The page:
It is time to redefine the Class A office

Many assets considered top-tier in the sector are older and do not meet ESG expectations. That needs to change, says Craig McDonald, principal at Ardstone Capital UK.

In a global office market awash with analysis, accreditations, indices and benchmarks, why do we as an industry still adhere to an historic “catch-all” category of the Class A office? It is a term as much in use today as it was when I began my career in the City of London as a leasing agent more than two decades ago. And yet dramatic changes in tenant and investor expectations, technology and design have created an office landscape that would have been unthinkable at that time.

For many years the Class A office was an asset that was built within the last 10 years and offered high quality design with a specification that provided for air-conditioning, raised floors and suspended ceilings. Now what defines a Class A office building is the subject of some debate given the increasing focus on ESG and net zero carbon. The challenge is that there is always some subjectivity in the categorization of real estate assets despite the plethora of benchmarks and data. However, given the increasing levels of analysis, monitoring and ESG performance criteria should we not be reducing the degree of subjectivity?

McDonald: we should be lowering the degree of subjectivity around categorizing Class A office

Within the Ardstone Regional Office Fund, a joint venture fund with CBRE IM, we are currently delivering an extended and completely refurbished Class A office building in Edinburgh, 24 St Andrews Square. Once completed in early 2025, it not only will offer all of the aforementioned technical items such as raised floors and suspended ceilings, but importantly will be all electric. Having no reliance on fossil fuel must today be a key criteria for the appraisal of a Class A office. But does that mean that an asset with a residual dependency on fossil fuel is Class B? I would suggest that it probably is.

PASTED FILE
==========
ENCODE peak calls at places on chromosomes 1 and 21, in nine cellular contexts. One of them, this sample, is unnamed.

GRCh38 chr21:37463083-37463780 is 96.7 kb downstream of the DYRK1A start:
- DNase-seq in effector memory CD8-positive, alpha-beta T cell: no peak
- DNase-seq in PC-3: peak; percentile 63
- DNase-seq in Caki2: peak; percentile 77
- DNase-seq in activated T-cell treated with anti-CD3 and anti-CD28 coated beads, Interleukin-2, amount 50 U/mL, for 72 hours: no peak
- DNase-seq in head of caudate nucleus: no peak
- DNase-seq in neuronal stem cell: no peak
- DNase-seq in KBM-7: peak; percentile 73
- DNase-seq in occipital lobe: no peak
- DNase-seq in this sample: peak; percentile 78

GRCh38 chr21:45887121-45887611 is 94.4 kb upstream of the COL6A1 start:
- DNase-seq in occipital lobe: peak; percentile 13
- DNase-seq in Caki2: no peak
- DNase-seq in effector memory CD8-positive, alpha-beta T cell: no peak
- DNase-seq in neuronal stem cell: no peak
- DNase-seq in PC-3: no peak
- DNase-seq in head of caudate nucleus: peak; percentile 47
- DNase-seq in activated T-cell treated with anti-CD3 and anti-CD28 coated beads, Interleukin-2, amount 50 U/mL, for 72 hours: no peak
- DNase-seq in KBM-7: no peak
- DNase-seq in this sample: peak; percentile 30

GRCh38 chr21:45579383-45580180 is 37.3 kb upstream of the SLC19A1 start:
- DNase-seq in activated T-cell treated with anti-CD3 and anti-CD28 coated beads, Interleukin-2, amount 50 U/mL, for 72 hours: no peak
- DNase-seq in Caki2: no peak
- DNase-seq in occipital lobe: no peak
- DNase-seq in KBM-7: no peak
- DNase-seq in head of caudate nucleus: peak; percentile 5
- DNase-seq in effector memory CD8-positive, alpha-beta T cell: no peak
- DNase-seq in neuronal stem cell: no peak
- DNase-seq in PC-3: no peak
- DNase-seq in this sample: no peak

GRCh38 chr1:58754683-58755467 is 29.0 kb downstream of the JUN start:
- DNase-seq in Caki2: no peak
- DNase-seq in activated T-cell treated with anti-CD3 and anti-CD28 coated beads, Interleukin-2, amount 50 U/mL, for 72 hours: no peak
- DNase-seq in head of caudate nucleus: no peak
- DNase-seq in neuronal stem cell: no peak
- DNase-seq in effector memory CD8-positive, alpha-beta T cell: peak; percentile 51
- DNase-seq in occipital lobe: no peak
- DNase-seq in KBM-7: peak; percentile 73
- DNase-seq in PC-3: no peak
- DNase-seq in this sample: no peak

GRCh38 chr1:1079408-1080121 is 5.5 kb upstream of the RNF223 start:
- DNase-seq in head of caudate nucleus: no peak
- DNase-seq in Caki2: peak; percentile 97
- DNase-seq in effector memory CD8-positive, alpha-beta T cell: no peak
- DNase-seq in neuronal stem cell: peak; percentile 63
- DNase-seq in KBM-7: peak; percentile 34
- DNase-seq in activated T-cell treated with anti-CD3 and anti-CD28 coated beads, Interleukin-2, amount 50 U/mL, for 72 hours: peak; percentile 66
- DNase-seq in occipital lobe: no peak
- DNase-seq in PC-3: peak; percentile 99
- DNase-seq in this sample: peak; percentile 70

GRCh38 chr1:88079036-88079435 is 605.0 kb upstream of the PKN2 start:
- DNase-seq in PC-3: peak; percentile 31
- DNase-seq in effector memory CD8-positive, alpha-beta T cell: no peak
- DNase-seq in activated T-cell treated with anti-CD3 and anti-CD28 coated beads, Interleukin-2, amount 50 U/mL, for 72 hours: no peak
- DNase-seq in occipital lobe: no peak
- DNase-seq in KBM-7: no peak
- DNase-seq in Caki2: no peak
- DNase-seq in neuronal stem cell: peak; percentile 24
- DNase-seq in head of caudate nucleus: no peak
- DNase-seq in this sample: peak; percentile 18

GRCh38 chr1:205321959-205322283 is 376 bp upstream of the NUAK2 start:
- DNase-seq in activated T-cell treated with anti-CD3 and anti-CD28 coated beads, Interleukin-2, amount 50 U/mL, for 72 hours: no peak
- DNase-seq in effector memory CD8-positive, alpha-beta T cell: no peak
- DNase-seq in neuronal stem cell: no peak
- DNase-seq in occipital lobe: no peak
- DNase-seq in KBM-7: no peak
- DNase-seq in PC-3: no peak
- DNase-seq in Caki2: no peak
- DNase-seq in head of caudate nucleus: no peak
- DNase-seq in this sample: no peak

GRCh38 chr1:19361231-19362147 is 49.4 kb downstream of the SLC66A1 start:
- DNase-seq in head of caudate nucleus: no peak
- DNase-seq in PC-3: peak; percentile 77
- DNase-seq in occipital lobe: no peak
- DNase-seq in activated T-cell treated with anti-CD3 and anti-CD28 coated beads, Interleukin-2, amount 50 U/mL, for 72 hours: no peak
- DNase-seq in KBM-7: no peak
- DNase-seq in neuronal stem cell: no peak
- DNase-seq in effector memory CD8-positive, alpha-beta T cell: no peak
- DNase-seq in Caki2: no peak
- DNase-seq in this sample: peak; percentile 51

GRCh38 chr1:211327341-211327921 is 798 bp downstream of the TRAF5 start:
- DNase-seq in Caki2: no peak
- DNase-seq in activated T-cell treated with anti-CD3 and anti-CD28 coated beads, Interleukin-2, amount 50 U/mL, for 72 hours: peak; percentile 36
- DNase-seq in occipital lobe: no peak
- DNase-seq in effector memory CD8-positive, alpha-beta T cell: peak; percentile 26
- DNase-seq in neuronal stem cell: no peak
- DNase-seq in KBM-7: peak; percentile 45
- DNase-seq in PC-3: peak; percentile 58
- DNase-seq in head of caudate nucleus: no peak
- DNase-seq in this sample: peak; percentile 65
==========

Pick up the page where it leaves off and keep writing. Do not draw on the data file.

Part of the challenge is that there is very little recalibration of assets. They decline at a gentle pace from Class A to Class A- to Class B+ then finally Class B before being stranded waiting for repositioning, repurposing or redevelopment. Some research indicates as much as 80 percent of the UK office stock might be classed as B or poorer. Asset owners, ourselves included, are often reluctant to acknowledge that an asset bought as Class A, due to time or a changing market, might now be Class B.

One other element that might blur the edges of the Class A category is if you are approaching the asset from a position in the capital or leasing markets. If you are coming from the former, a high quality of income will add to the Class A argument for an asset. I suspect the capital markets have a slightly different perspective to those that are more focused on the occupational criteria.

We now have a range of well-regarded building accreditations from organizations such as BREEAM, WiredScore, WELL and the increasingly influential NABERS. They indicate with ever improving accuracy the performance of an office asset. In defining levels of categorization for an office asset, these accreditations also provide an instant method of comparison.

However, accreditations do not explicitly define what qualifies as a Class A office asset. Charles Dady and his colleagues at Cushman and Wakefield in the UK have drawn up this definition, which is still a work in progress and an attempt to begin the conversation. It also reflects a hierarchy developing, with broad characteristics for each tier:

  • Grade A: A space compliant with industry best practices – such as the British Council for Offices – and energy efficiency regulations, such as the UK’s Domestic Minimum Energy Efficiency Standard. 
  • Prime: Newly built or extensively refurbished space with strong environmental credentials and occupier amenities.
  • Super-prime (or “best in class”): A prime property with features such as terracing, views and a central location.

Some of that criterion still seems very subjective and for me the definition is still too broad. Class A specification still needs to be clearly defined, but as a start, we should include zero dependency on fossil fuel, proximity to transport, wellness amenities, access to open space and net zero carbon in operation.

When valuations remain a topic of intense debate, it will be challenging for asset managers and real estate owners to accept that Class A classification has to be much tighter. But if we do not address it now, then when?